MEXICO CITY, Sept 21 (Reuters) - Mexican cement maker Cemex is in talks to refinance its entire $3 billion credit facility with banks, Bloomberg reported on Thursday, citing company executives.
"We're in current discussions with our banks, because the biggest amount of debt that is maturing is bank debt," Chief Financial Officer Maher Al-Haffar was quoted as saying in an interview.
A "100%" extension to its revolving $3 billion bank debt line is on the cards and is "likely to transform our maturity structure quite nicely," he added.
A Cemex spokesperson pointed Reuters to prior earnings calls in which executives had discussed the potential of a refinancing.
In its July earning call, CEO Fernando Gonzalez said a refinancing could be on the cards after rating agency Fitch upgraded its outlook on the company to positive.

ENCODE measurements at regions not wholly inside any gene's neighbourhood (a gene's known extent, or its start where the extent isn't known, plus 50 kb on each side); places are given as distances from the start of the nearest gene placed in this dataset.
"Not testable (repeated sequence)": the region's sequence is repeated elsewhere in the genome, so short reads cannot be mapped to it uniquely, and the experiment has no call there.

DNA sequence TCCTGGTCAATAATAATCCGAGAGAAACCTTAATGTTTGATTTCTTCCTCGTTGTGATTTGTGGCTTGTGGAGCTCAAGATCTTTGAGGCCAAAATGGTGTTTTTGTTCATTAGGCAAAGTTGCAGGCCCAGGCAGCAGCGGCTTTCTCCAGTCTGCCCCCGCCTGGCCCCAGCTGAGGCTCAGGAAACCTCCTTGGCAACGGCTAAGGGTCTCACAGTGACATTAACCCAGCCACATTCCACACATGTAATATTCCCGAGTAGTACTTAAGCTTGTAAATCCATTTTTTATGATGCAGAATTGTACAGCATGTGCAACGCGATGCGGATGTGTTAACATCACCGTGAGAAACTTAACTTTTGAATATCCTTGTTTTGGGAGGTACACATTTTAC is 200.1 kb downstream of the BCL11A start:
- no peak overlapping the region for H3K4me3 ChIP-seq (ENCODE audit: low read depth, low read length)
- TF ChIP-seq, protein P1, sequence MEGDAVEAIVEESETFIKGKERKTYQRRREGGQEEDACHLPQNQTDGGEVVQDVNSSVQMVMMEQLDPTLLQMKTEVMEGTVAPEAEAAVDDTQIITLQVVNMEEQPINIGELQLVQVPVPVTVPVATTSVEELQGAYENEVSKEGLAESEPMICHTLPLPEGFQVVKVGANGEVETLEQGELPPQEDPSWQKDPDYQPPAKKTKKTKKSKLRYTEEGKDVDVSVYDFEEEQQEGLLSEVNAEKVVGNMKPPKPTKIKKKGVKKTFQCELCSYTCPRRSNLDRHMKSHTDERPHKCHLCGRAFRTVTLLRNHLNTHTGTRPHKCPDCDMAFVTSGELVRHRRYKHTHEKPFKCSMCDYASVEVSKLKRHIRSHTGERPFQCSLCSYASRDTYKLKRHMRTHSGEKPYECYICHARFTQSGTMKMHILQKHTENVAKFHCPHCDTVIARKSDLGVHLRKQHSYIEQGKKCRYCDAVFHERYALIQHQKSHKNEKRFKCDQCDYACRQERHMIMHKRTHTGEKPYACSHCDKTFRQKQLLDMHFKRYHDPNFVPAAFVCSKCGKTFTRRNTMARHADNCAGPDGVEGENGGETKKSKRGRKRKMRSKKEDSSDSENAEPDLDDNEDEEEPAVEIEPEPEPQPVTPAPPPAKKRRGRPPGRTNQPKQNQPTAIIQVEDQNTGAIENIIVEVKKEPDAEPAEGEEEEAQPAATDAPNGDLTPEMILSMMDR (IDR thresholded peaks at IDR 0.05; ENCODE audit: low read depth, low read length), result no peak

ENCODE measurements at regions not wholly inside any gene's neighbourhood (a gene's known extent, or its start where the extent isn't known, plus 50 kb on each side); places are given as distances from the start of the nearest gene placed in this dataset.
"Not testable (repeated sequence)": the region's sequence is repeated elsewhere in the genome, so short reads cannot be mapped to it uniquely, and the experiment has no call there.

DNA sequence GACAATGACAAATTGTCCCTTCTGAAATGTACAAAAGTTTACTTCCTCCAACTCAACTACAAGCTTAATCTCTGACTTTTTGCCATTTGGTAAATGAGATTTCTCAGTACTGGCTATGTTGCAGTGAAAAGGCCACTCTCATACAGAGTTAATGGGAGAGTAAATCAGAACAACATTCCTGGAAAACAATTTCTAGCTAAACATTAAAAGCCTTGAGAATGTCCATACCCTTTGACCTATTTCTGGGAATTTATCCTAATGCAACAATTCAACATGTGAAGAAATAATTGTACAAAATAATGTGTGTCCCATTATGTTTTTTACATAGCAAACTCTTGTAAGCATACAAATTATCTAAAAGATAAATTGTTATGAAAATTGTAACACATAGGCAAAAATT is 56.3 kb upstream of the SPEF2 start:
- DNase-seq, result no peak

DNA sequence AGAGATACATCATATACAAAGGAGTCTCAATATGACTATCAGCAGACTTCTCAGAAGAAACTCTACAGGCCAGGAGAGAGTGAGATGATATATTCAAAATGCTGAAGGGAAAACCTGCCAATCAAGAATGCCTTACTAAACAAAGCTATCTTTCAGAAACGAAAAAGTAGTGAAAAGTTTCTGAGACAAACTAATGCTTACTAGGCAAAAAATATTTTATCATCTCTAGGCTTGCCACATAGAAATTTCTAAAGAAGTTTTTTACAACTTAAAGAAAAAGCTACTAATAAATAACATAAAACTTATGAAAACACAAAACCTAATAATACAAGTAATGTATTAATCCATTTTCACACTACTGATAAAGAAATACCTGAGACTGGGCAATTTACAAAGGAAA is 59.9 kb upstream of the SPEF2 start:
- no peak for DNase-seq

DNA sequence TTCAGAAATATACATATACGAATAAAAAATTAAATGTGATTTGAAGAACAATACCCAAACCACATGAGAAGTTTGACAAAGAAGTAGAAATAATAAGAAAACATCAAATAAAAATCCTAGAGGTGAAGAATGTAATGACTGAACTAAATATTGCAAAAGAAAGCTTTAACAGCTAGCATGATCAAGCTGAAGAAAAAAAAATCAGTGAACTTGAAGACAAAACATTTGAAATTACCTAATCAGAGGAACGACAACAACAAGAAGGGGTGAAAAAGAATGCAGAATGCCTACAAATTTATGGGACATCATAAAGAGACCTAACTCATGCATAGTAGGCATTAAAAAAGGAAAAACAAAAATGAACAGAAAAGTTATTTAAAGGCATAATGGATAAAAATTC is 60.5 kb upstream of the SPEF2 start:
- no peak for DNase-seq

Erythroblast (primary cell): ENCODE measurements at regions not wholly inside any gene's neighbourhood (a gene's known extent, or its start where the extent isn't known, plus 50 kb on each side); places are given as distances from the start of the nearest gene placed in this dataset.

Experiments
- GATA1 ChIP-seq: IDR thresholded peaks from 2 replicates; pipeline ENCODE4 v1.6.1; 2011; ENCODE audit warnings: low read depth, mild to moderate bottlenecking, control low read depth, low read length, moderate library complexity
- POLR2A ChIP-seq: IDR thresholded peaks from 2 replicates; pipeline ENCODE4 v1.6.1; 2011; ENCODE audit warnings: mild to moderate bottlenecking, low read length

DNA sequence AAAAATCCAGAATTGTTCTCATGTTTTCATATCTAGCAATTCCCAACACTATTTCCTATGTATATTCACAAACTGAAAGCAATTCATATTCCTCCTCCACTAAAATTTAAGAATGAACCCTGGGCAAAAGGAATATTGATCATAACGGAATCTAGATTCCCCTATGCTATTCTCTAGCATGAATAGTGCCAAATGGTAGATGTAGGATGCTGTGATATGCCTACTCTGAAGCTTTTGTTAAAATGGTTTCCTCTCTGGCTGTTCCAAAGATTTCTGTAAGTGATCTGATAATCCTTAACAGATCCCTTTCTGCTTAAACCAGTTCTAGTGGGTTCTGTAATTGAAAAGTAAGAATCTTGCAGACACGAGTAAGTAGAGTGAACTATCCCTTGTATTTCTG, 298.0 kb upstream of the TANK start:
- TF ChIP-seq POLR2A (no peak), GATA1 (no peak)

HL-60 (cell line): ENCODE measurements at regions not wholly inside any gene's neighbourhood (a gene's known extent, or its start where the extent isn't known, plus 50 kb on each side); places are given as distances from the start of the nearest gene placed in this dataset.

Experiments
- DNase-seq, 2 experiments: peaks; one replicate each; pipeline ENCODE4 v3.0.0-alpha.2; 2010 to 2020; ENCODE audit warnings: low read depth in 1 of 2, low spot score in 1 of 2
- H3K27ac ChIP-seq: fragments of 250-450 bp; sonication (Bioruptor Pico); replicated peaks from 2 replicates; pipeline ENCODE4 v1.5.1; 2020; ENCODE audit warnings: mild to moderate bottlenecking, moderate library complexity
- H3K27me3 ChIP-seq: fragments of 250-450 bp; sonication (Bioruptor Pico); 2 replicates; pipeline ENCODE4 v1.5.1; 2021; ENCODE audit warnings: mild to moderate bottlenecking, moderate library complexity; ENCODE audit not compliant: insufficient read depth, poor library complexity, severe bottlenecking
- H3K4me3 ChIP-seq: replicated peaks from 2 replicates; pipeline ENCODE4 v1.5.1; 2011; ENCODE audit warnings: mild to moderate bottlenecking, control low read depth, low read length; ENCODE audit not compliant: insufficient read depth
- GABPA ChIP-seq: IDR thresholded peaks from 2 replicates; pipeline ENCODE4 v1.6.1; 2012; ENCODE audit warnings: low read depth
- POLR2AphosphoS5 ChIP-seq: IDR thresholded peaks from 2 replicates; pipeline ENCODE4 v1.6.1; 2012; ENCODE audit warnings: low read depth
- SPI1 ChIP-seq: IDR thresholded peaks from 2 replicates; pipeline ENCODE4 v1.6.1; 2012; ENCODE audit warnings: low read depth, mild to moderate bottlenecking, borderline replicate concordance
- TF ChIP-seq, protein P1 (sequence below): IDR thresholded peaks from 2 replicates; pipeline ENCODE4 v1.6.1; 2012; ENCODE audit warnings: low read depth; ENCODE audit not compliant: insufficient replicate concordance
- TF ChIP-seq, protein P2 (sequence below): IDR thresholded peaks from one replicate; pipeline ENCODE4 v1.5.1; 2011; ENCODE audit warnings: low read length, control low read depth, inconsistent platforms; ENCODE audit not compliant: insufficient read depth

"In terms of refinancing, yes, ... although we're quite comfortable with our maturity profile ... this upgrade and the feedback we're getting from the capital markets should give us the opportunity before the end of the year to do some liability management."
He did not give a detailed timeline or say what the new terms would be, but suggested it could improve the cost of borrowing.
Last year, ratings agency S&P estimated that in 2023 and 2024, Cemex would face "debt maturities of less than $500 million," noting that the amount was "highly manageable."
Gonzalez said a strong peso had been "very convenient" in the short term, given that Cemex's debt is mostly in dollars and euros, Bloomberg reported.
Al-Haffar said Cemex is also considering issuing local currency bonds to take advantage of the strong exchange rate, the report added, noting that this would be its first debt sale in pesos since 2011.
Cemex has gradually begun to sell off assets in emerging markets like Costa Rica and El Salvador to "invest mainly in the US and Europe," Gonzalez was quoted as saying.
(Reporting by Mexico City Newsroom; Additional reporting by Kylie Madry; Writing by Isabel Woodford; Editing by Richard Chang)